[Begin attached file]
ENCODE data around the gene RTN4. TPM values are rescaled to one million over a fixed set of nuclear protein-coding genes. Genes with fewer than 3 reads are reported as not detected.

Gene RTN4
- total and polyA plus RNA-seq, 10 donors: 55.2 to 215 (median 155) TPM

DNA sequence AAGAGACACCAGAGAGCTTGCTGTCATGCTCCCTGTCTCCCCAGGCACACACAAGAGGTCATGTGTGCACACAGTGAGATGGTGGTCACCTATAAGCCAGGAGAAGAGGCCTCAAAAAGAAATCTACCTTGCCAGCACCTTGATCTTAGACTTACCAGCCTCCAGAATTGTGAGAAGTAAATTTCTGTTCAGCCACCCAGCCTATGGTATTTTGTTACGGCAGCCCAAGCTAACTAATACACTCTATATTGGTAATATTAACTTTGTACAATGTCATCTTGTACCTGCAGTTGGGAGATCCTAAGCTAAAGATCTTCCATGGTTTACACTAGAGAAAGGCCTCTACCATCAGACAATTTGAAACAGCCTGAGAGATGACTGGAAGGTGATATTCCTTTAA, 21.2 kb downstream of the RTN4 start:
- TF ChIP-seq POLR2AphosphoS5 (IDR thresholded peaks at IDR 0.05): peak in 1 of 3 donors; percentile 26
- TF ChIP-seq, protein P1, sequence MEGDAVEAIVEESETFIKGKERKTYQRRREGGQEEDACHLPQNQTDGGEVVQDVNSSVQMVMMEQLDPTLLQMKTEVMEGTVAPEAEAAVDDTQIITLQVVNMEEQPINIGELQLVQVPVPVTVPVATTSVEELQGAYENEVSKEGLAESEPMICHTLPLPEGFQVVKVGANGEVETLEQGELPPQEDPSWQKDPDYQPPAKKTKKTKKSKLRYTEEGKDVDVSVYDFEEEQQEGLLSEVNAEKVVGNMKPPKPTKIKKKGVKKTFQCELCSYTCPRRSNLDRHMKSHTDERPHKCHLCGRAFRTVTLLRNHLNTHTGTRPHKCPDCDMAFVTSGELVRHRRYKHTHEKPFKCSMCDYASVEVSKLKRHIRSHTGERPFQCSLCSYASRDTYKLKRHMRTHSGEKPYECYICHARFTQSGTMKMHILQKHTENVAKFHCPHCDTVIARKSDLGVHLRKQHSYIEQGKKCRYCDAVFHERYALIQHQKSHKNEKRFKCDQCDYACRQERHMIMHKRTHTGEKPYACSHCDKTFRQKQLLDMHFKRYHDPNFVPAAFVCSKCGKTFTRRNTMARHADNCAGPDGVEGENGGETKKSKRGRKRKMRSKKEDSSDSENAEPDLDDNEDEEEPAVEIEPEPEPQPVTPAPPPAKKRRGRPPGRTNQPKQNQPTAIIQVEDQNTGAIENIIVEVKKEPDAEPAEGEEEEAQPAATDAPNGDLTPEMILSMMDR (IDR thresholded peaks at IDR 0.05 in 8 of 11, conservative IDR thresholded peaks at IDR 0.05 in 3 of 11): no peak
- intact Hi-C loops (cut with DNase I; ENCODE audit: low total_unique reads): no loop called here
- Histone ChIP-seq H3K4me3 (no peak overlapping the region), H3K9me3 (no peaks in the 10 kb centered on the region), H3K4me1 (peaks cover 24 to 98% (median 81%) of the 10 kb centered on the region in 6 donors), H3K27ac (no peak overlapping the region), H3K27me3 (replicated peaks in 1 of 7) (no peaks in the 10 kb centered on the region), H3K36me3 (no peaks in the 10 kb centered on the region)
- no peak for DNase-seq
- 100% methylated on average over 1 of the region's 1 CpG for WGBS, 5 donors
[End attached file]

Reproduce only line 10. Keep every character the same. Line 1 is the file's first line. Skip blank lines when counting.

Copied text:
- 100% methylated on average over 1 of the region's 1 CpG for WGBS, 5 donors